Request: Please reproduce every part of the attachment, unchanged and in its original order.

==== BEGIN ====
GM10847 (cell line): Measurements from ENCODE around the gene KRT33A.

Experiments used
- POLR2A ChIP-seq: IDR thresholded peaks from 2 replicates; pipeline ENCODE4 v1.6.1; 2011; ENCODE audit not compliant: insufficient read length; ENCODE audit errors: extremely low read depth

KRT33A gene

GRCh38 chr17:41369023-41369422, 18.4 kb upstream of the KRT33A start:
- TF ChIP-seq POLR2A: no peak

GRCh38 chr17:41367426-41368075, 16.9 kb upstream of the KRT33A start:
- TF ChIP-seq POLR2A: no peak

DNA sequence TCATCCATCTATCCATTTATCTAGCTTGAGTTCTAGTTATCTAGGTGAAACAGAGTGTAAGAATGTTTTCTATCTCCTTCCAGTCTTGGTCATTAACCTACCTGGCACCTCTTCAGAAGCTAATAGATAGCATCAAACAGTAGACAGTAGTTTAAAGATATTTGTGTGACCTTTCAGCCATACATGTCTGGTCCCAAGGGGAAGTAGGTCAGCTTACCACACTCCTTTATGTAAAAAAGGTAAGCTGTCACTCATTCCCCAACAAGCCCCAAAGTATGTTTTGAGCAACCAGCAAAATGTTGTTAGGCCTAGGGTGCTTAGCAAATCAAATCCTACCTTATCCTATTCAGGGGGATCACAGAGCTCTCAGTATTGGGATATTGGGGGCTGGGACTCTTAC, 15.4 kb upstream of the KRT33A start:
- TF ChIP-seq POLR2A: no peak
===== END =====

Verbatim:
GM10847 (cell line): Measurements from ENCODE around the gene KRT33A.

Experiments used
- POLR2A ChIP-seq: IDR thresholded peaks from 2 replicates; pipeline ENCODE4 v1.6.1; 2011; ENCODE audit not compliant: insufficient read length; ENCODE audit errors: extremely low read depth

KRT33A gene

GRCh38 chr17:41369023-41369422, 18.4 kb upstream of the KRT33A start:
- TF ChIP-seq POLR2A: no peak

GRCh38 chr17:41367426-41368075, 16.9 kb upstream of the KRT33A start:
- TF ChIP-seq POLR2A: no peak

DNA sequence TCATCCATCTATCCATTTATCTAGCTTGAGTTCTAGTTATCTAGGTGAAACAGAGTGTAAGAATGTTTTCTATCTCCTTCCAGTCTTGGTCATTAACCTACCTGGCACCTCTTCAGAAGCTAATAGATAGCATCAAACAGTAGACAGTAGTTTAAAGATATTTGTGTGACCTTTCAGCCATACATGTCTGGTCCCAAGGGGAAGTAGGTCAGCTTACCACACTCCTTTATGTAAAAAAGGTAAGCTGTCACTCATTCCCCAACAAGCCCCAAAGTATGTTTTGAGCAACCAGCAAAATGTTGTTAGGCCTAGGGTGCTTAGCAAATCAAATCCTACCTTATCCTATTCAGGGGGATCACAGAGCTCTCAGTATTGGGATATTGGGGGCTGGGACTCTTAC, 15.4 kb upstream of the KRT33A start:
- TF ChIP-seq POLR2A: no peak